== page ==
Top Choices for Biodegradable Toilet tissue
A generation ago, choices of toilet paper were pretty limited. A sufficient supply of single white rolls, wrapped in another sheet of heavy paper, was all anyone cared about. The consumer threw a few rolls into the cart, checked out, put the toilet paper in the cupboard, and that was it. Toilet paper was all very much the same, no matter what the brand. Thanks to television advertising, consumers knew about a half dozen different brands and their relative merits. No one seemed to ask about the best biodegradable toilet paper, because once the paper got flushed into the septic holding tank or into the municipal sewage system it just disappeared, never to be seen again - one hoped.
Toilet paper became kind of sophisticated as time went on. Some was colored to match the bathroom decor (soft pink, blue or yelllow) and it might even by scented. It was certainly bleached white, at least, with strong chlorine. More layers (or “plys”) were added to the standard toilet tissue, and consumers were alerted to factors such strength, absorption index (as in all those ads where a blue fluid is spilled onto different toilet papers), and softness. Even texture became an advertising point.
Why Buy Biodegradable?
Toilet paper, though, is something of an environmental nightmare. It is often made from virgin wood pulp, cut from standing forests. It has to be made into paper pulp and then bleached before it is formed into sheets and plyed. Trimming can generate a lot of waste too. The worst factor for health purposes is that some toilet papers do not biodegrade - break down into simple carbon compounds - very quickly. Septic systems can become clogged and overflow. Municipal systems have to hold sludge longer, and a spillover into a waterway turns a river into a nasty, smelly, polluted cesspool. Anyone who has seen this has a vivid memory of snags of toilet paper caught along the shoreline.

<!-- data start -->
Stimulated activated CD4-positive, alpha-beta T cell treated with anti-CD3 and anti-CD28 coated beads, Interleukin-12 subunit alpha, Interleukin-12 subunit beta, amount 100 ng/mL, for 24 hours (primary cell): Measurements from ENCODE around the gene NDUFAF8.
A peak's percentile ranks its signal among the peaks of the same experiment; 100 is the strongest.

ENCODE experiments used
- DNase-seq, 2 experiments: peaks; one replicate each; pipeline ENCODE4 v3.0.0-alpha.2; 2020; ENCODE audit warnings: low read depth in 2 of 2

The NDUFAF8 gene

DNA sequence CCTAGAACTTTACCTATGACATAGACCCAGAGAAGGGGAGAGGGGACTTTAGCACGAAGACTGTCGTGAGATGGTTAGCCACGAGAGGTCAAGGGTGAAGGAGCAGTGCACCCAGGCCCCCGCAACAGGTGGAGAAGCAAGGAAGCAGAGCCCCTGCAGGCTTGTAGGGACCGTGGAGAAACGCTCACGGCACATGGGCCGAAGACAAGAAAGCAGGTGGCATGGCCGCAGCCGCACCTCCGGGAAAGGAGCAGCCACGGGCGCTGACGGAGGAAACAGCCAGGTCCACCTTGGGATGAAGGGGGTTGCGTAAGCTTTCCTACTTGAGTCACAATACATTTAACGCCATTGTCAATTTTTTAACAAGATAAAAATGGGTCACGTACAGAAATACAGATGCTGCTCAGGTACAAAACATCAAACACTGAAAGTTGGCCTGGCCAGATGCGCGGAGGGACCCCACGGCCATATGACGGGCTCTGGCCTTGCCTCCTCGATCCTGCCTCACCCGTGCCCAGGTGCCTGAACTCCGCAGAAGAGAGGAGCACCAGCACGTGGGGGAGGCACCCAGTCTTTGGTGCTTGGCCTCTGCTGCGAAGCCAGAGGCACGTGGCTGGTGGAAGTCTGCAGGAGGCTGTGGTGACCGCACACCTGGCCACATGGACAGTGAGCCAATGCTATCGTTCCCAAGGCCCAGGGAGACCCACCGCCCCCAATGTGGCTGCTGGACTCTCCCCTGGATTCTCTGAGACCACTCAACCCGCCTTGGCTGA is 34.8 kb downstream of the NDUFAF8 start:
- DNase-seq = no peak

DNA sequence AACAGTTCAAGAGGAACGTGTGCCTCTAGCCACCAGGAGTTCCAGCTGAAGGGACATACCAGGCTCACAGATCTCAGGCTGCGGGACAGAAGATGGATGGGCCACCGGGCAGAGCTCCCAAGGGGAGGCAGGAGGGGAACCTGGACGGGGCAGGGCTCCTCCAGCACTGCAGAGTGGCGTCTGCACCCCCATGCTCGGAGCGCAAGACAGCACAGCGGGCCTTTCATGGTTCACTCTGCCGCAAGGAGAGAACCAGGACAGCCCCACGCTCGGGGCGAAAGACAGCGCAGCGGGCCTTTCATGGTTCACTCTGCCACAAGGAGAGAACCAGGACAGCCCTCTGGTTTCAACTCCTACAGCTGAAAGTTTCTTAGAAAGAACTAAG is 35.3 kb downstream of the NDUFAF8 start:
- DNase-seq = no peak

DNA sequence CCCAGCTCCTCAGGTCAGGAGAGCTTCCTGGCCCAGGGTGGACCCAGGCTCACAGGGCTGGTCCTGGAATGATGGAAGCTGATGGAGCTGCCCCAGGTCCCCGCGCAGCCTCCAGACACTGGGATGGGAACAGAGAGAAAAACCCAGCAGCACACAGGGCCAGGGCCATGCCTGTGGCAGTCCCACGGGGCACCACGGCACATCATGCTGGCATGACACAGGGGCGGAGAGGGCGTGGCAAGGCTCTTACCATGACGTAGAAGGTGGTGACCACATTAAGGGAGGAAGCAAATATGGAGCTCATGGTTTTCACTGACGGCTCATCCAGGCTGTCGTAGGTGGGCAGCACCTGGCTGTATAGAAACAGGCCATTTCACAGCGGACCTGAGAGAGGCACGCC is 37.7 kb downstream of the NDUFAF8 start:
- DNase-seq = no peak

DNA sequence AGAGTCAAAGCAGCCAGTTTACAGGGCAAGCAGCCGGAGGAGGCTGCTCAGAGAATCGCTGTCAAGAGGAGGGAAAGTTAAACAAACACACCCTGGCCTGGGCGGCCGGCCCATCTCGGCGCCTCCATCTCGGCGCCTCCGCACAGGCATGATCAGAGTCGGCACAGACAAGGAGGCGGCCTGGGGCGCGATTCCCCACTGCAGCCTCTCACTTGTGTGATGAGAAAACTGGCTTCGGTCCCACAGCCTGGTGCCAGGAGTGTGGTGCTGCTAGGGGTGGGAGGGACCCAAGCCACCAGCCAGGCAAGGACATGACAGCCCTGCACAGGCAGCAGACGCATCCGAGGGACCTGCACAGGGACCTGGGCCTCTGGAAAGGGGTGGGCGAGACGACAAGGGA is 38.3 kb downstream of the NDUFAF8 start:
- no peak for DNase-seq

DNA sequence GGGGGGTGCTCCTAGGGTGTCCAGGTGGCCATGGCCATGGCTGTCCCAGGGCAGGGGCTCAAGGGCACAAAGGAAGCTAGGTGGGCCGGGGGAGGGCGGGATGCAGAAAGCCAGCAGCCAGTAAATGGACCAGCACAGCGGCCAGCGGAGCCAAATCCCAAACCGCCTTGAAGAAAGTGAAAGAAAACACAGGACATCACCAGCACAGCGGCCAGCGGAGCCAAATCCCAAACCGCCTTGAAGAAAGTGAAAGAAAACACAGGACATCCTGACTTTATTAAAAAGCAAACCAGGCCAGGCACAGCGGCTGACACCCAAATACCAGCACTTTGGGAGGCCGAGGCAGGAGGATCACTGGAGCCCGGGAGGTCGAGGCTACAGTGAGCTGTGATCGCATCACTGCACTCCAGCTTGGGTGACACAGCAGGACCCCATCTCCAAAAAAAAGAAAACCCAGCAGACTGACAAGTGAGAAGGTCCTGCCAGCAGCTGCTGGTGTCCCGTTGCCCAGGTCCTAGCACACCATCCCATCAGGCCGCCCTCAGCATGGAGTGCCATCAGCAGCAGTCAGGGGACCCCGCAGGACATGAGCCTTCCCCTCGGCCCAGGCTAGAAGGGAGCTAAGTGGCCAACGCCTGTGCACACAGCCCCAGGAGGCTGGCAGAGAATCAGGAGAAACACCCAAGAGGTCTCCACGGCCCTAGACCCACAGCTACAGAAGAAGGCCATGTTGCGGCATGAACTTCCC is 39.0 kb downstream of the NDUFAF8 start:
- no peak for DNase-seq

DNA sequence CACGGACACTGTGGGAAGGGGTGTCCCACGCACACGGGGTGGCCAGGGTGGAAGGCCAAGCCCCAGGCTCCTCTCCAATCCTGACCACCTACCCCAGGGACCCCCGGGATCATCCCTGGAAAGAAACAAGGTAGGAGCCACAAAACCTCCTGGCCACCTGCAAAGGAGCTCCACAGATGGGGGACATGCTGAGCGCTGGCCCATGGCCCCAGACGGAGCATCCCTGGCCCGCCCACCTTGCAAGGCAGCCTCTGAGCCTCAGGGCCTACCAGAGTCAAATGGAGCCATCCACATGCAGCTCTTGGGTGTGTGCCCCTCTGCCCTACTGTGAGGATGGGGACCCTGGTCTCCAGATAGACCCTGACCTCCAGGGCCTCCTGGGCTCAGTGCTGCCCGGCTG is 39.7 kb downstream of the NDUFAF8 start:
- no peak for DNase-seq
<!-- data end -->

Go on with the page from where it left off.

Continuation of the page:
The best biodegradable toilet paper is now labeled as “Dissolves Fast.” Two brands made for RV and marine use are Thetford Quick Dissolve and KV Marine Toilet Paper. They are still somewhat more expensive than the usual consumer product from the supermarket, but they have been in use for years and are reliable in tempermental systems. Scott Paper makes a “Rapid Dissolve” toilet paper that is popular with people living with rural septic systems.“Dissolves Fast” has been a selling point to sailors, homesteaders and campers for several decades. Low-water, vacuum assisted marine heads, composting toilets and RV toilets need paper that can disintegrate in water quickly, facilitating pump-outs and clean dispersal. The drawback was that the consumer had to travel to a marine or RV supply store, and the toilet paper was expensive. For most people, it was worth it to avoid the horror of a plugged and backed up holding tank.
Discount and Premium Brands
An alternative is to buy cheap toilet paper. Thin, low-cost toilet paper as sold in discount outlets and even dollar stores is just plain wood pulp, rolled thin, perforated. It may not be a bargain overall, since the user is tempted to employ extra. It is practical for situations where economy and biodegradable quality are high priorities, such as in an old-fashioned privy or in a rural house with an antiquated septic system.
Premium grade toilet papers do not have the same biodegradable factor, having been made thicker to give the user confidence that the product offers the desired protection in use.
Some premium toilet paper manufacturers have hearkened to the voice of environmentalists, and now make toilet paper from recycled wood fibers, usually waste from paper manufacturing or reclaimed post-consumer paper. It seems to have been a hard battle to overcome the uneasiness of consumers concerning using recycled paper in toilet tissue. The first impression is that toilet paper itself has been recycled. This is, fortunately, not true. Toilet paper is always an end use product. But newsprint, office paper, and cardboard can all by broken down into the original treated wood pulp, and manufactured into new product.
Marcal, 7th Generation, Ecosoft and 2nd Generation all make toilet paper products that biodegrade quickly and do not use chlorine bleach. Some of their products are advertised as “premium,” a comparison to the usual products like Charmin and Cashmere. 2nd Generation makes a toilet paper product from the waste products of other industries, using bagasse, which is sugar cane fiber, and eucalyptus in their pulp.
In comparison, I would choose the 7th Generation product as the best biodegradable toilet paper, with Scott as a close second choice. When we lived on a property that had a privy only, the very cheapest paper, often unbranded, degraded the fastest.